So did registering for the race motivate me to train? Heck no! Every time I tried to get into a periodic structured routine of interval work like I used to do, it quickly fell apart. I started hiking in the mountains a couple years ago and it grew on me. Nearly half of my outdoor time is now spent on low to moderate intensity treks through the mountains. I use poles, primarily for going down. Hiking brings considerable balance to the body, meaning you bring so many more muscle groups into play than highly imbalanced cycling does. I like it mostly for getting away from people and cars, although many hikes require sucky drives. You definitely get more top of the world experiences hiking than you can cycling. So much more terrain to explore when ditching the bike.
I have been out to Mt Monadnock to run up to the summit three times this summer. That is intensely aerobic, or anaerobic I should say. Perhaps that would help maintain some semblance of peak fitness on the bike, I hoped.
Needless to say, as Rock Pile day arrived, I knew my finishing time was going to be less than stellar. I didn't really care and wasn't going to let it bother me. I did rest well all week and felt great warming up. The temp was mild but humidity was quite high. The weather was decidedly better than predicted just a day or two earlier, almost perfect even.
There were some seriously fast guys called up to the line, like Phil Gaimon, who many may know. Lot of familiar faces in the elite top notch wave, many new faces too. The eardrum popping cannon goes off. I made certain I didn't go out too hard.
The race starts around 1500ft elevation, and by 3000ft, it felt like I slid backwards through the entire top notch field. Hmmm, that never happened before. It was borderline oppressively humid out, but I did not sense thermal overload yet. I just didn't have the goods I normally do.
By 4000ft, riders from the next age group wave started passing me. Hmmm, that doesn't usually happen either. I kinda threw in the towel at that point. Why kill myself for 12th place and many minutes slower than my previous finish? The climb became much more manageable then.
One thing I realized is that the same gears you use when posting 65 minute finish aren't adequate when you slog up much slower. I was forced out of saddle in many places in my lowest gear just to keep the pedals turning. Oops. I have lower combinations to put on that bike, just didn't think it necessary. I've been using the same bike for this for about 16 years now, my Trek 5900.
I reached a point in the climb where panic set in. What if I don't even make top notch time of 1:20? My pace was so far off that it was conceivable.
I reached the finish in 1:14:55, my slowest ever, having to go all the way back to 2000, my first climb as a complete noob on inappropriately geared bike. Think I was still a bit heavier back then too.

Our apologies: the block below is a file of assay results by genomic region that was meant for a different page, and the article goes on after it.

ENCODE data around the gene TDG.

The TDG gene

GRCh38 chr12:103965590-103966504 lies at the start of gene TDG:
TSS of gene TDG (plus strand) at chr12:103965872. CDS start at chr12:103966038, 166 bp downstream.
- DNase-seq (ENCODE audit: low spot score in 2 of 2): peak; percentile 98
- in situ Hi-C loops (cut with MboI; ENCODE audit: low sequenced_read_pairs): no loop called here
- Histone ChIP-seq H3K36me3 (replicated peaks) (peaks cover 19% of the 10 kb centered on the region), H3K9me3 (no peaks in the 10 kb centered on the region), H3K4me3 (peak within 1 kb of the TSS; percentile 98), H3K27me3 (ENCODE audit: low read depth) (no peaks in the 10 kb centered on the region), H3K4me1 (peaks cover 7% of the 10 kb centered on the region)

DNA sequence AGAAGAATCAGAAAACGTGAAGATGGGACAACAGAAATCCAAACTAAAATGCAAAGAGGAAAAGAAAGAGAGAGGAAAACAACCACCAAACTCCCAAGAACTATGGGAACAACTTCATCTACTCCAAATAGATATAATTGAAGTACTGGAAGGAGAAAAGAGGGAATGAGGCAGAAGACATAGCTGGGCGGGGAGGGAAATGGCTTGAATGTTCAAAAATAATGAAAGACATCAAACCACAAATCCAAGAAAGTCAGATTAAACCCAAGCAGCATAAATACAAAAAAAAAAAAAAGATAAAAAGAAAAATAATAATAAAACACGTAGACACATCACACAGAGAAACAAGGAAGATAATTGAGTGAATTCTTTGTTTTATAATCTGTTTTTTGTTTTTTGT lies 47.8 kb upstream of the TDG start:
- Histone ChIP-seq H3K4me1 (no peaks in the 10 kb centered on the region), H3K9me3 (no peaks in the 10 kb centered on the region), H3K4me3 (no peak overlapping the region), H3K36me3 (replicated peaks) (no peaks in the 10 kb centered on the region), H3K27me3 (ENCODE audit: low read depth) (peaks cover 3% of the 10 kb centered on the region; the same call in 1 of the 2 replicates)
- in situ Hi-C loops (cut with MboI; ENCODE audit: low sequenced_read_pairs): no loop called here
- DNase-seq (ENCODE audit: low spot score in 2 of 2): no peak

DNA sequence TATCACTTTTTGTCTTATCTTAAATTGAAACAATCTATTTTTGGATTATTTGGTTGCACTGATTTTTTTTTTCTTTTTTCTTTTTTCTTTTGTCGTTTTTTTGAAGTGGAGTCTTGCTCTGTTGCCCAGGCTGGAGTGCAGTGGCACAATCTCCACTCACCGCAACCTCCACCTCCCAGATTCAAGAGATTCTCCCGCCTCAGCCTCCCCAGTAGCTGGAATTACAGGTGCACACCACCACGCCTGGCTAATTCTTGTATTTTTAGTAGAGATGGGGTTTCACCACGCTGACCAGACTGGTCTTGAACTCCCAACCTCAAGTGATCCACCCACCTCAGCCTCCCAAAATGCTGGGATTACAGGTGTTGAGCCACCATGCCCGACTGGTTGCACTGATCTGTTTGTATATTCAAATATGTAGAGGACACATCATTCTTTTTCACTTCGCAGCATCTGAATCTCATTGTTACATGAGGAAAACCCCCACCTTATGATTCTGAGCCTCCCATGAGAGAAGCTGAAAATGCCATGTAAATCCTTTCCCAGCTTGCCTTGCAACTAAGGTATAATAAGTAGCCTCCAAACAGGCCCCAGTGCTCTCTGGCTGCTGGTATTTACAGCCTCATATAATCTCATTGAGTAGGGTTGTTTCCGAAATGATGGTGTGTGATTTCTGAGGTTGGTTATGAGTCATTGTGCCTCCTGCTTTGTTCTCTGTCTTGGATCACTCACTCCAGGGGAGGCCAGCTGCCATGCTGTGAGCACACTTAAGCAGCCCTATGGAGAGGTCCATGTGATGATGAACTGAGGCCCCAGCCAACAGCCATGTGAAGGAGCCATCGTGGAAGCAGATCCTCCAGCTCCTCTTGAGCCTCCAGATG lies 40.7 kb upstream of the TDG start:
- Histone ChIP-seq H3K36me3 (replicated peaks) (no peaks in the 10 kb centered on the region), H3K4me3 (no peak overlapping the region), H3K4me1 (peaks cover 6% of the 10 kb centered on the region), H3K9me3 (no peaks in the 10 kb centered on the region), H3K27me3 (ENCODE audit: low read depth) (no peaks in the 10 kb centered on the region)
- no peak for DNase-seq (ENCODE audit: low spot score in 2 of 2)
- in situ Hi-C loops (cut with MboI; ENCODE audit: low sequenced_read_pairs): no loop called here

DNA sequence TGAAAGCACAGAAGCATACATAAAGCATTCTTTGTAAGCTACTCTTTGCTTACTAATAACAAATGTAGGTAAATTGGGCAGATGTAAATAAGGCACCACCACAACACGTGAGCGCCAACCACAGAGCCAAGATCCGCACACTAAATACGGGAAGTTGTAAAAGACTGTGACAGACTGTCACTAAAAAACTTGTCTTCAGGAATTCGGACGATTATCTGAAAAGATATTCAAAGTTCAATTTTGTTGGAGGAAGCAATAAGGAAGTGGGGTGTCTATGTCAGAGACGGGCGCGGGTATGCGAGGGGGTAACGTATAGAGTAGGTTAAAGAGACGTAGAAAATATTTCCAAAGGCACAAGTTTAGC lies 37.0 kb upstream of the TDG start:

Below my 13 Mt Washington race result times are plotted vs. my age. First race was back in 2000, through today's race in 2017. Pretty amazing really, how consistent I was through all those years, posting my fastest just a few years ago at 51. In 2008 at 52, I commented in my training log about losing focus in training and it showed. That was nothing compared to this year! Age will eventually dictate a decline though. Maybe it starts mentally, not wanting to push that hard all the time. I think the only way I feel my age right now is it takes longer to recover from a long, hard weekend of activities.
Add to this the six practice climbs I did over the years, I've ridden a bike up Mt Washington 19 times now. 90,000ft of climbing without rewarding descent! I've hiked it at least six times and ran up it last year for the foot race. That is at least 26 times self-powered up to the summit. I have never taken powered transportation to the summit.
The summit was a party atmosphere as it always is for this event. The weather up top was spectacular, steady 7mph wind, high 50's, mostly sunny, and stunning cloud formations.
A couple fast guys in my age group didn't show up, so back at the bottom I was shocked to see I still made the podium (2nd) with that finish. Normally you'd have to be much faster than 1:15 in 55+ age group to ensure a podium spot. Wish my friend Brett could have been there. He trained well for this race, would almost certainly have knocked me down a step. Unfortunately, he was diagnosed with anaplasmosis this week, a nasty tick borne disease. So many people are getting tick borne diseases this summer. Scary.
The catered Hart's turkey lunch was awesome as always. Real mashed potatoes, squash, stuffing, carved turkey, couple kinds of salad, rolls and real butter, and ice cream. Overall a great day talking with great peeps. Many from Colorado come out for this event. Who knows, if I find myself in Colorado five years from now, maybe I'll come back on my 60th birthday.
|Myself pushing up finishing 22% grade|
|Dying coming up to the timing mat|
|A lot of cars, but none of the overflow lots were used this year. Race did not sell out, first time since I've been doing this since 2000.|
|The finishing chicane, mostly above the clouds|
|So many to cheer you on over the last 200 meters|
|Like the TdF, spectators chalk out their rider's names|
|Summit area will be filled in as racers finish|
|Tuckerman Ravine appeared to be a cauldron of clouds all day|
Summit crowd will give you the boost to get up that 22% grade section!
|The Nelson Crag trail I hiked across the weekend before in zero visibility, frigid temps, 60-70mph wind. None of that today.|
|Winds holding steady around 7mph. Warmest at 3300ft.|
|Cathy and I with Tuckerman Ravine in background|
|Boott Spur on other side of Tuckerman Ravine. Hike over that last weekend too.|